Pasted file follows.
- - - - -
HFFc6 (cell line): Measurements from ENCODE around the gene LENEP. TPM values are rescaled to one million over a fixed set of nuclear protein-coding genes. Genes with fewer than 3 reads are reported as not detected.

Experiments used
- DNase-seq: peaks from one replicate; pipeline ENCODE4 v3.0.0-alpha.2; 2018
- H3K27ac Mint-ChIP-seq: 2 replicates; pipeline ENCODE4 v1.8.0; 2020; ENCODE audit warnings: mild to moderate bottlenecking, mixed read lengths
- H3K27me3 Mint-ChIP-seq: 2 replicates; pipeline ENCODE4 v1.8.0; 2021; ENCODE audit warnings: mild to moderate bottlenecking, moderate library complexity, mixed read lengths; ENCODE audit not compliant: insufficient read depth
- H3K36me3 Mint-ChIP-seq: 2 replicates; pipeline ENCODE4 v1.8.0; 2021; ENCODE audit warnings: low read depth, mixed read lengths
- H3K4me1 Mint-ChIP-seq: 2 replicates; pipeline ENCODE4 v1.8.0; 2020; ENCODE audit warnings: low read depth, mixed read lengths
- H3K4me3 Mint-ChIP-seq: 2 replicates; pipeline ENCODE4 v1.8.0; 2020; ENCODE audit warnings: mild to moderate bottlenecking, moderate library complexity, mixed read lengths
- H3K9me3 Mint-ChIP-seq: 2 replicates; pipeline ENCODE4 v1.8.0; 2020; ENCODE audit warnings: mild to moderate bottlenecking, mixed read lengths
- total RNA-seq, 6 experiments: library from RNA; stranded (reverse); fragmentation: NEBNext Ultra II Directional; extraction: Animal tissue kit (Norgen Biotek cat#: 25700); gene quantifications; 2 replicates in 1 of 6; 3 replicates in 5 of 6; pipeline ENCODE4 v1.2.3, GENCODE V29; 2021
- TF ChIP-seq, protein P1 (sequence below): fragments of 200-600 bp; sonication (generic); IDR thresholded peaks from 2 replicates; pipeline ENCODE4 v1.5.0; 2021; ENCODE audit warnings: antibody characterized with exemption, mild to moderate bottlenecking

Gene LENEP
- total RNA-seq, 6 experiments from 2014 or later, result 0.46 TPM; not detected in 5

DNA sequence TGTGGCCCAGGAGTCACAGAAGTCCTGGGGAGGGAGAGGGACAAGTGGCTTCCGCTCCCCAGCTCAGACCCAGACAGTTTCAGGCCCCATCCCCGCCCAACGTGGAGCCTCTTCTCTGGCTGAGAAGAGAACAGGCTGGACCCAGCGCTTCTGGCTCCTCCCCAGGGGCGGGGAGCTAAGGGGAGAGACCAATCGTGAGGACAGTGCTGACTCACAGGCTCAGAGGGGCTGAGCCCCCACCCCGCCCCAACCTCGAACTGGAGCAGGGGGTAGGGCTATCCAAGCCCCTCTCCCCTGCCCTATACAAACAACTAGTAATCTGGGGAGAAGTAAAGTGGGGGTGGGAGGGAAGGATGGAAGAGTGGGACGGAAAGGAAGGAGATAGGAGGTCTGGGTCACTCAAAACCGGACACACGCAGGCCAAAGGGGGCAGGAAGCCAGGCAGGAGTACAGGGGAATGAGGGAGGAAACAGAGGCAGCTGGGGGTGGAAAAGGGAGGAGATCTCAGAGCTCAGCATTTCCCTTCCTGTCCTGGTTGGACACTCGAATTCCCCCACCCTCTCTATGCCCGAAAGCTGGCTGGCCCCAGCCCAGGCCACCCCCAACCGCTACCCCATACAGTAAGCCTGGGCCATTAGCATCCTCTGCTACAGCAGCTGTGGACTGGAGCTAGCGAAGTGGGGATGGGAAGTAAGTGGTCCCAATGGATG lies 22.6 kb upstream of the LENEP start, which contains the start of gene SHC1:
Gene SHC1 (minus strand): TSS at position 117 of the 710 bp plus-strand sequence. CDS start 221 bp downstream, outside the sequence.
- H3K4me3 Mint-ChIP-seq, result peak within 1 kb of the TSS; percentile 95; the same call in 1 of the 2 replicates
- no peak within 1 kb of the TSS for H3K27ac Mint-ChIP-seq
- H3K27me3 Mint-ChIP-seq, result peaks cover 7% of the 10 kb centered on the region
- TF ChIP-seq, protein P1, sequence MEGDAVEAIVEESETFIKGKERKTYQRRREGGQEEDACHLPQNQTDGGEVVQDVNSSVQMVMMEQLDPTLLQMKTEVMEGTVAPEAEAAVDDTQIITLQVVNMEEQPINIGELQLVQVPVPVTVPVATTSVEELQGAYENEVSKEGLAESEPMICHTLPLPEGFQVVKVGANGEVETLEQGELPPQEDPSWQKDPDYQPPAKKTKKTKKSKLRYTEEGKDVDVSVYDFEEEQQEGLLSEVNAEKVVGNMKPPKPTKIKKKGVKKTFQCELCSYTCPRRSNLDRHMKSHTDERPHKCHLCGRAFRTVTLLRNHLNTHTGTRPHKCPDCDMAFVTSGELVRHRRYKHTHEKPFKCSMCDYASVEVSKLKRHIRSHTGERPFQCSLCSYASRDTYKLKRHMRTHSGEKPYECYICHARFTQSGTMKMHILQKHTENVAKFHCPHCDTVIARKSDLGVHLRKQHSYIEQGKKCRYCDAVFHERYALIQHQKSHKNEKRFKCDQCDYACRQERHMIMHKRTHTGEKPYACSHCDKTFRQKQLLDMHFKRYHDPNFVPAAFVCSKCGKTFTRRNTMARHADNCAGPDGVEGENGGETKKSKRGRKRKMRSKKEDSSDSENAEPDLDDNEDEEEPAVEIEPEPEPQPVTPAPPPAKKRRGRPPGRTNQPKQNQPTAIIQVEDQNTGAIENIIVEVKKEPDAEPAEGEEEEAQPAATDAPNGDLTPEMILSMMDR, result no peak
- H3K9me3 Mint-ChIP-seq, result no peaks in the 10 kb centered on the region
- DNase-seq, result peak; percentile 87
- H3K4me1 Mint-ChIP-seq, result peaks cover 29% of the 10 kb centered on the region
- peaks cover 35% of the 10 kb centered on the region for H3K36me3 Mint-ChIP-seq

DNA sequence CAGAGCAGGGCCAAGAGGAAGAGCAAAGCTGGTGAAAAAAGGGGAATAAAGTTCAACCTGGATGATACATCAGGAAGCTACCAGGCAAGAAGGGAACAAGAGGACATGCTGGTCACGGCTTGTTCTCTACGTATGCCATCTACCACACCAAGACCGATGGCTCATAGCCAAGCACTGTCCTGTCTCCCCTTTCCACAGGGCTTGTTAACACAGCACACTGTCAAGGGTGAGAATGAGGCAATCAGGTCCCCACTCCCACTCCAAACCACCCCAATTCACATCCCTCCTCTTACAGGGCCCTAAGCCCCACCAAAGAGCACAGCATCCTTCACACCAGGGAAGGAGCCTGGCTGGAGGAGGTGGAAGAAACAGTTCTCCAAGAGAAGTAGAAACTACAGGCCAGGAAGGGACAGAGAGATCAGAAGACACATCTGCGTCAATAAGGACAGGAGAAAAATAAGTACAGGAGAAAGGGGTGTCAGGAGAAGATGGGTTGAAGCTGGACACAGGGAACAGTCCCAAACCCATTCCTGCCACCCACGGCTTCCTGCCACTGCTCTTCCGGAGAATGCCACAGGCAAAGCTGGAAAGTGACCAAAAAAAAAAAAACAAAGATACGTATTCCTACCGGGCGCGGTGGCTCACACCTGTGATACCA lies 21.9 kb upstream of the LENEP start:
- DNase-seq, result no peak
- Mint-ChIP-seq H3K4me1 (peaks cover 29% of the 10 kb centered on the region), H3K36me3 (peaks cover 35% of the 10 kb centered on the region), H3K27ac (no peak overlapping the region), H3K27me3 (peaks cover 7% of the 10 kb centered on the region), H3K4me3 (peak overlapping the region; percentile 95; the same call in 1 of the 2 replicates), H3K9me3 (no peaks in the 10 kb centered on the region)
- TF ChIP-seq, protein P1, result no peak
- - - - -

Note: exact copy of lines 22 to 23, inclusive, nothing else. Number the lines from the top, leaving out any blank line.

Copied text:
- H3K4me1 Mint-ChIP-seq, result peaks cover 29% of the 10 kb centered on the region
- peaks cover 35% of the 10 kb centered on the region for H3K36me3 Mint-ChIP-seq